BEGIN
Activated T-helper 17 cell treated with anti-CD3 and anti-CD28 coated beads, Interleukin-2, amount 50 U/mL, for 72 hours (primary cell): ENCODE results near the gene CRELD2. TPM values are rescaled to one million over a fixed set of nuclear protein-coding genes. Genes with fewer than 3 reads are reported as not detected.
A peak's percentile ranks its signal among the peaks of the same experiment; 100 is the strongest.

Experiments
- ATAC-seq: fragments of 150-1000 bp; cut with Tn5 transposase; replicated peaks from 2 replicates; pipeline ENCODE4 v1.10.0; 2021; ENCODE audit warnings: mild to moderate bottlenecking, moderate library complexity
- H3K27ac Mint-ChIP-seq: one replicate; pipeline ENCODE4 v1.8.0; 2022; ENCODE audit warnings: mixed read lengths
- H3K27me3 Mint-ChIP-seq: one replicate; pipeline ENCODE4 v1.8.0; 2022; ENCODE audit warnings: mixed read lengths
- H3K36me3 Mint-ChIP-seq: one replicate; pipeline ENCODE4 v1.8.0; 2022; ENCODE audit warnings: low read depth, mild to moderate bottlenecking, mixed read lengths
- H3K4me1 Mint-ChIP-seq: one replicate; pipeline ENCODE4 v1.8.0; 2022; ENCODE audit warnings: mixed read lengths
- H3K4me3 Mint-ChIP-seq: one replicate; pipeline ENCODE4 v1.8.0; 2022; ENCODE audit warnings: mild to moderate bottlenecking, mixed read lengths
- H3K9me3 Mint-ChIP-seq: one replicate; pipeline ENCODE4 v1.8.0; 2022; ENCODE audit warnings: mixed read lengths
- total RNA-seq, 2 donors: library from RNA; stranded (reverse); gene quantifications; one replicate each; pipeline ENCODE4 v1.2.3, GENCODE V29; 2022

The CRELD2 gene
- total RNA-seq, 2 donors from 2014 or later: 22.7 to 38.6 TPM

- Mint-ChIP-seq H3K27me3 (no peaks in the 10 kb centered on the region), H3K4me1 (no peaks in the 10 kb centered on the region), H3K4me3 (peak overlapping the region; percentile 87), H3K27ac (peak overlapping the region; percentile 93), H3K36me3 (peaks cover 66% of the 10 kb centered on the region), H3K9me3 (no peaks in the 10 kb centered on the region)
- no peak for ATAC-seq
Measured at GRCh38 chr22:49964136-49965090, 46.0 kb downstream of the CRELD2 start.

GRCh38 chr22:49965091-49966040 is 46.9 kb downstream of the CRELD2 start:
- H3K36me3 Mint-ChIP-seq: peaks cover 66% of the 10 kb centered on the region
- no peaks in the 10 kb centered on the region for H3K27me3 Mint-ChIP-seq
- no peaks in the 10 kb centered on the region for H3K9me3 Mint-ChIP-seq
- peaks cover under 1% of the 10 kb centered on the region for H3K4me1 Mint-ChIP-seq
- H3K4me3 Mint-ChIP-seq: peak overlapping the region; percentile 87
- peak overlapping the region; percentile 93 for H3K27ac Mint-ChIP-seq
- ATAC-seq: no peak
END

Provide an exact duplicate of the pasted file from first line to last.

Activated T-helper 17 cell treated with anti-CD3 and anti-CD28 coated beads, Interleukin-2, amount 50 U/mL, for 72 hours (primary cell): ENCODE results near the gene CRELD2. TPM values are rescaled to one million over a fixed set of nuclear protein-coding genes. Genes with fewer than 3 reads are reported as not detected.
A peak's percentile ranks its signal among the peaks of the same experiment; 100 is the strongest.

Experiments
- ATAC-seq: fragments of 150-1000 bp; cut with Tn5 transposase; replicated peaks from 2 replicates; pipeline ENCODE4 v1.10.0; 2021; ENCODE audit warnings: mild to moderate bottlenecking, moderate library complexity
- H3K27ac Mint-ChIP-seq: one replicate; pipeline ENCODE4 v1.8.0; 2022; ENCODE audit warnings: mixed read lengths
- H3K27me3 Mint-ChIP-seq: one replicate; pipeline ENCODE4 v1.8.0; 2022; ENCODE audit warnings: mixed read lengths
- H3K36me3 Mint-ChIP-seq: one replicate; pipeline ENCODE4 v1.8.0; 2022; ENCODE audit warnings: low read depth, mild to moderate bottlenecking, mixed read lengths
- H3K4me1 Mint-ChIP-seq: one replicate; pipeline ENCODE4 v1.8.0; 2022; ENCODE audit warnings: mixed read lengths
- H3K4me3 Mint-ChIP-seq: one replicate; pipeline ENCODE4 v1.8.0; 2022; ENCODE audit warnings: mild to moderate bottlenecking, mixed read lengths
- H3K9me3 Mint-ChIP-seq: one replicate; pipeline ENCODE4 v1.8.0; 2022; ENCODE audit warnings: mixed read lengths
- total RNA-seq, 2 donors: library from RNA; stranded (reverse); gene quantifications; one replicate each; pipeline ENCODE4 v1.2.3, GENCODE V29; 2022

The CRELD2 gene
- total RNA-seq, 2 donors from 2014 or later: 22.7 to 38.6 TPM

- Mint-ChIP-seq H3K27me3 (no peaks in the 10 kb centered on the region), H3K4me1 (no peaks in the 10 kb centered on the region), H3K4me3 (peak overlapping the region; percentile 87), H3K27ac (peak overlapping the region; percentile 93), H3K36me3 (peaks cover 66% of the 10 kb centered on the region), H3K9me3 (no peaks in the 10 kb centered on the region)
- no peak for ATAC-seq
Measured at GRCh38 chr22:49964136-49965090, 46.0 kb downstream of the CRELD2 start.

GRCh38 chr22:49965091-49966040 is 46.9 kb downstream of the CRELD2 start:
- H3K36me3 Mint-ChIP-seq: peaks cover 66% of the 10 kb centered on the region
- no peaks in the 10 kb centered on the region for H3K27me3 Mint-ChIP-seq
- no peaks in the 10 kb centered on the region for H3K9me3 Mint-ChIP-seq
- peaks cover under 1% of the 10 kb centered on the region for H3K4me1 Mint-ChIP-seq
- H3K4me3 Mint-ChIP-seq: peak overlapping the region; percentile 87
- peak overlapping the region; percentile 93 for H3K27ac Mint-ChIP-seq
- ATAC-seq: no peak